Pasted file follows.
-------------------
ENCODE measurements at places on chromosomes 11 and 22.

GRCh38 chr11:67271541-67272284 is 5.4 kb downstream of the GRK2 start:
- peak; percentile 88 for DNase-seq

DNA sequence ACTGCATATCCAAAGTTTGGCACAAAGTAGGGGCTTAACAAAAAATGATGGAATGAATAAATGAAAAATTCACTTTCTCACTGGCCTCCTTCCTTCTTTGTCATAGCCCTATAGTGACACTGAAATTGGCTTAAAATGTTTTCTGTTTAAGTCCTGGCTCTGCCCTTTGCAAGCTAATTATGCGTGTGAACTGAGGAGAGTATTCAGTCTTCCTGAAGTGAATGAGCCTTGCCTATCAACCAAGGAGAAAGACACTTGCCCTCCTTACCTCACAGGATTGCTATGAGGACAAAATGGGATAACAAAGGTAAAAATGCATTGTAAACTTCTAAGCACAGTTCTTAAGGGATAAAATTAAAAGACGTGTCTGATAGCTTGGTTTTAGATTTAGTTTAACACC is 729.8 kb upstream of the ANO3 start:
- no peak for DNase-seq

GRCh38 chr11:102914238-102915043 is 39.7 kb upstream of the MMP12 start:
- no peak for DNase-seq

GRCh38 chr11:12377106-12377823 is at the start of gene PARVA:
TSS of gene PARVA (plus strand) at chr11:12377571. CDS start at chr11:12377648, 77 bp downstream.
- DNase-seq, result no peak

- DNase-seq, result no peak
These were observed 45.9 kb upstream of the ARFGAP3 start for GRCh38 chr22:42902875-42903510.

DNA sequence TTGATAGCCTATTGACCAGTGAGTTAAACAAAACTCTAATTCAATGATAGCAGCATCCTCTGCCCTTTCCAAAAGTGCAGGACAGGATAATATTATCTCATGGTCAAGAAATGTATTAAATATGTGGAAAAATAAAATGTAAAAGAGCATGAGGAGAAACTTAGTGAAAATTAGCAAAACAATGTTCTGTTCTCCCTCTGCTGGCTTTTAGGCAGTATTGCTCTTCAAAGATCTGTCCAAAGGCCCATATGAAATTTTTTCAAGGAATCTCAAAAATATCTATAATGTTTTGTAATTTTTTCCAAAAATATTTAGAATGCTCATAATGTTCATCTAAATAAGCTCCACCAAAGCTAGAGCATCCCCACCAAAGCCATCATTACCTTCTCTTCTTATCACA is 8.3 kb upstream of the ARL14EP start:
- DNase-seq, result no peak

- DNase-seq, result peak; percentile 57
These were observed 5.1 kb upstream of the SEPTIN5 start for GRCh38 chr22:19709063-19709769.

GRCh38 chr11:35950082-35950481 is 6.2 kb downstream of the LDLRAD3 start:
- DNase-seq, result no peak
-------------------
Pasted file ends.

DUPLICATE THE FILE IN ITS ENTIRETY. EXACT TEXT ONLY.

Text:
ENCODE measurements at places on chromosomes 11 and 22.

GRCh38 chr11:67271541-67272284 is 5.4 kb downstream of the GRK2 start:
- peak; percentile 88 for DNase-seq

DNA sequence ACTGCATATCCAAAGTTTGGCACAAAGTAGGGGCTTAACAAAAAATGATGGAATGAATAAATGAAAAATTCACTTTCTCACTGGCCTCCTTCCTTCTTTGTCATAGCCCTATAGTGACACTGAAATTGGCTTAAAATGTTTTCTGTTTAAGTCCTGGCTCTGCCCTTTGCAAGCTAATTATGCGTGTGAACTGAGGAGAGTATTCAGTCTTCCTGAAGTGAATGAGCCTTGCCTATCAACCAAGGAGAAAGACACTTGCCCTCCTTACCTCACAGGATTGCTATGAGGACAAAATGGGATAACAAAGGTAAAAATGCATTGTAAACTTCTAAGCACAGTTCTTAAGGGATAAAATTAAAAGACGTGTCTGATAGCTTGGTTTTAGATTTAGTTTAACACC is 729.8 kb upstream of the ANO3 start:
- no peak for DNase-seq

GRCh38 chr11:102914238-102915043 is 39.7 kb upstream of the MMP12 start:
- no peak for DNase-seq

GRCh38 chr11:12377106-12377823 is at the start of gene PARVA:
TSS of gene PARVA (plus strand) at chr11:12377571. CDS start at chr11:12377648, 77 bp downstream.
- DNase-seq, result no peak

- DNase-seq, result no peak
These were observed 45.9 kb upstream of the ARFGAP3 start for GRCh38 chr22:42902875-42903510.

DNA sequence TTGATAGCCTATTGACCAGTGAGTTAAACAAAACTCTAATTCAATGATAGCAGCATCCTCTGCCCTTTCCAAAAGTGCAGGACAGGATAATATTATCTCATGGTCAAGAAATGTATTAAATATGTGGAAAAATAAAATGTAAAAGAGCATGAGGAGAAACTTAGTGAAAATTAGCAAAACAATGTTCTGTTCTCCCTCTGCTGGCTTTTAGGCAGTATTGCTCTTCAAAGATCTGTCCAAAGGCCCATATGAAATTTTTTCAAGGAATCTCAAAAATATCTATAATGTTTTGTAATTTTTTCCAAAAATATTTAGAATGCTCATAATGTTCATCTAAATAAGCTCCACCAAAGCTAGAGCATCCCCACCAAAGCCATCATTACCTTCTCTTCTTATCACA is 8.3 kb upstream of the ARL14EP start:
- DNase-seq, result no peak

- DNase-seq, result peak; percentile 57
These were observed 5.1 kb upstream of the SEPTIN5 start for GRCh38 chr22:19709063-19709769.

GRCh38 chr11:35950082-35950481 is 6.2 kb downstream of the LDLRAD3 start:
- DNase-seq, result no peak